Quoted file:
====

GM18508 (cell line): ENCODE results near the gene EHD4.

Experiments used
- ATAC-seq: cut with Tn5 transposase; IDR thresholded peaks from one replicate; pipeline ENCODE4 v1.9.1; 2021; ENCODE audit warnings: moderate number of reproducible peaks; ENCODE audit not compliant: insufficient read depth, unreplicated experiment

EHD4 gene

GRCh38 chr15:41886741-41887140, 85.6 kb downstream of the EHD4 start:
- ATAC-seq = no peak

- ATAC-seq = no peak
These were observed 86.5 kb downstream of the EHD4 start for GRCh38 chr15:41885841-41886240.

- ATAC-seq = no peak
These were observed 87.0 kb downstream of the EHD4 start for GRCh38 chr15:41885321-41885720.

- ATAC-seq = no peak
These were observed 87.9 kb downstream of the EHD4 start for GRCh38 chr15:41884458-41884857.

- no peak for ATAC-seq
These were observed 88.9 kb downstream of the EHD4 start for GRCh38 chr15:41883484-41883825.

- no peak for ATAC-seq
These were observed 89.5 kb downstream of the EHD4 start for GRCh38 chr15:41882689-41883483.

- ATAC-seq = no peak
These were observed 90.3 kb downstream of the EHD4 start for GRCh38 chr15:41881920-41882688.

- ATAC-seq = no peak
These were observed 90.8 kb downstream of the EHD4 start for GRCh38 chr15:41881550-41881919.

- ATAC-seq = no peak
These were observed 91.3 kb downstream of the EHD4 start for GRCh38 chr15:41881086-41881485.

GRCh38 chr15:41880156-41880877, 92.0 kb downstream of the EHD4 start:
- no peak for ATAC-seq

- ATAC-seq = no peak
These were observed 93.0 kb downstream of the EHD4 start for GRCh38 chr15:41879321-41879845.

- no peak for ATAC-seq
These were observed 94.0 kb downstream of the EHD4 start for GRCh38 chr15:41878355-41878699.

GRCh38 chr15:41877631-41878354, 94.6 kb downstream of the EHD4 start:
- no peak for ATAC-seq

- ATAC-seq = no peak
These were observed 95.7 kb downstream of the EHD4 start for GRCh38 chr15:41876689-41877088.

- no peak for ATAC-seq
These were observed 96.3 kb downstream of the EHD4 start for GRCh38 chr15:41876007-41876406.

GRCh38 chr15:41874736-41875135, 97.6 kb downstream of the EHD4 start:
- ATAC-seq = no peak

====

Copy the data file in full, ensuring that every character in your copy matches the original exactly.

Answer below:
GM18508 (cell line): ENCODE results near the gene EHD4.

Experiments used
- ATAC-seq: cut with Tn5 transposase; IDR thresholded peaks from one replicate; pipeline ENCODE4 v1.9.1; 2021; ENCODE audit warnings: moderate number of reproducible peaks; ENCODE audit not compliant: insufficient read depth, unreplicated experiment

EHD4 gene

GRCh38 chr15:41886741-41887140, 85.6 kb downstream of the EHD4 start:
- ATAC-seq = no peak

- ATAC-seq = no peak
These were observed 86.5 kb downstream of the EHD4 start for GRCh38 chr15:41885841-41886240.

- ATAC-seq = no peak
These were observed 87.0 kb downstream of the EHD4 start for GRCh38 chr15:41885321-41885720.

- ATAC-seq = no peak
These were observed 87.9 kb downstream of the EHD4 start for GRCh38 chr15:41884458-41884857.

- no peak for ATAC-seq
These were observed 88.9 kb downstream of the EHD4 start for GRCh38 chr15:41883484-41883825.

- no peak for ATAC-seq
These were observed 89.5 kb downstream of the EHD4 start for GRCh38 chr15:41882689-41883483.

- ATAC-seq = no peak
These were observed 90.3 kb downstream of the EHD4 start for GRCh38 chr15:41881920-41882688.

- ATAC-seq = no peak
These were observed 90.8 kb downstream of the EHD4 start for GRCh38 chr15:41881550-41881919.

- ATAC-seq = no peak
These were observed 91.3 kb downstream of the EHD4 start for GRCh38 chr15:41881086-41881485.

GRCh38 chr15:41880156-41880877, 92.0 kb downstream of the EHD4 start:
- no peak for ATAC-seq

- ATAC-seq = no peak
These were observed 93.0 kb downstream of the EHD4 start for GRCh38 chr15:41879321-41879845.

- no peak for ATAC-seq
These were observed 94.0 kb downstream of the EHD4 start for GRCh38 chr15:41878355-41878699.

GRCh38 chr15:41877631-41878354, 94.6 kb downstream of the EHD4 start:
- no peak for ATAC-seq

- ATAC-seq = no peak
These were observed 95.7 kb downstream of the EHD4 start for GRCh38 chr15:41876689-41877088.

- no peak for ATAC-seq
These were observed 96.3 kb downstream of the EHD4 start for GRCh38 chr15:41876007-41876406.

GRCh38 chr15:41874736-41875135, 97.6 kb downstream of the EHD4 start:
- ATAC-seq = no peak